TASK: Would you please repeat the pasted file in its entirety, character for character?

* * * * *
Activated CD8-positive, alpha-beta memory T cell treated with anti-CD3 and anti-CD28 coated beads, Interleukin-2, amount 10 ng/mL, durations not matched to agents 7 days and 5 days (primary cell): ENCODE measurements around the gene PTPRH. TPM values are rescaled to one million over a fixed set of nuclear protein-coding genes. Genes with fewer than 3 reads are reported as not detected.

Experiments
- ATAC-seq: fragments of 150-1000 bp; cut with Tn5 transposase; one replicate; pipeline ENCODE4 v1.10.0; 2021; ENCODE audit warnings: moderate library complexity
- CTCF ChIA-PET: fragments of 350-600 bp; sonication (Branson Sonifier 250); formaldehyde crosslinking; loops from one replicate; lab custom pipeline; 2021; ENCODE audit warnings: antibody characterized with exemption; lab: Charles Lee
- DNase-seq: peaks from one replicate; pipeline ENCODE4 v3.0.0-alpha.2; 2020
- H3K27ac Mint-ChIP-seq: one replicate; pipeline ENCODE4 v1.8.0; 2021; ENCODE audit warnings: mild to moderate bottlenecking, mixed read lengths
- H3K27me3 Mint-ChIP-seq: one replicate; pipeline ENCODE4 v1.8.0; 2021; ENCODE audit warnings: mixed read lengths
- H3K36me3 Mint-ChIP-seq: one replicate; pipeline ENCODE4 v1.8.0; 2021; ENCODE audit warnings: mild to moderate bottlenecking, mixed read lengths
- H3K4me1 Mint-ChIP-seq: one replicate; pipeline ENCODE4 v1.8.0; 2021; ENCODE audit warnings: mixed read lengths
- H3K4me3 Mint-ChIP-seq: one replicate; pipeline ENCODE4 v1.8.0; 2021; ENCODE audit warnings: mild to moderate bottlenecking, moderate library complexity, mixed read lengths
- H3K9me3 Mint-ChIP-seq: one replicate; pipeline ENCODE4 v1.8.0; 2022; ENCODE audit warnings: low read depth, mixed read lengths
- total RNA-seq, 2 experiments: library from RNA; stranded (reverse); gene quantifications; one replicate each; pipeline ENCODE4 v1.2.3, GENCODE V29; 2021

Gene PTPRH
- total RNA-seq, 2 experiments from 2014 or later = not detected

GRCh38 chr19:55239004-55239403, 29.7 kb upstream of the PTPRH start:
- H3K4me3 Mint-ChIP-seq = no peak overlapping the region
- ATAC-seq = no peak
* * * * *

Activated CD8-positive, alpha-beta memory T cell treated with anti-CD3 and anti-CD28 coated beads, Interleukin-2, amount 10 ng/mL, durations not matched to agents 7 days and 5 days (primary cell): ENCODE measurements around the gene PTPRH. TPM values are rescaled to one million over a fixed set of nuclear protein-coding genes. Genes with fewer than 3 reads are reported as not detected.

Experiments
- ATAC-seq: fragments of 150-1000 bp; cut with Tn5 transposase; one replicate; pipeline ENCODE4 v1.10.0; 2021; ENCODE audit warnings: moderate library complexity
- CTCF ChIA-PET: fragments of 350-600 bp; sonication (Branson Sonifier 250); formaldehyde crosslinking; loops from one replicate; lab custom pipeline; 2021; ENCODE audit warnings: antibody characterized with exemption; lab: Charles Lee
- DNase-seq: peaks from one replicate; pipeline ENCODE4 v3.0.0-alpha.2; 2020
- H3K27ac Mint-ChIP-seq: one replicate; pipeline ENCODE4 v1.8.0; 2021; ENCODE audit warnings: mild to moderate bottlenecking, mixed read lengths
- H3K27me3 Mint-ChIP-seq: one replicate; pipeline ENCODE4 v1.8.0; 2021; ENCODE audit warnings: mixed read lengths
- H3K36me3 Mint-ChIP-seq: one replicate; pipeline ENCODE4 v1.8.0; 2021; ENCODE audit warnings: mild to moderate bottlenecking, mixed read lengths
- H3K4me1 Mint-ChIP-seq: one replicate; pipeline ENCODE4 v1.8.0; 2021; ENCODE audit warnings: mixed read lengths
- H3K4me3 Mint-ChIP-seq: one replicate; pipeline ENCODE4 v1.8.0; 2021; ENCODE audit warnings: mild to moderate bottlenecking, moderate library complexity, mixed read lengths
- H3K9me3 Mint-ChIP-seq: one replicate; pipeline ENCODE4 v1.8.0; 2022; ENCODE audit warnings: low read depth, mixed read lengths
- total RNA-seq, 2 experiments: library from RNA; stranded (reverse); gene quantifications; one replicate each; pipeline ENCODE4 v1.2.3, GENCODE V29; 2021

Gene PTPRH
- total RNA-seq, 2 experiments from 2014 or later = not detected

GRCh38 chr19:55239004-55239403, 29.7 kb upstream of the PTPRH start:
- H3K4me3 Mint-ChIP-seq = no peak overlapping the region
- ATAC-seq = no peak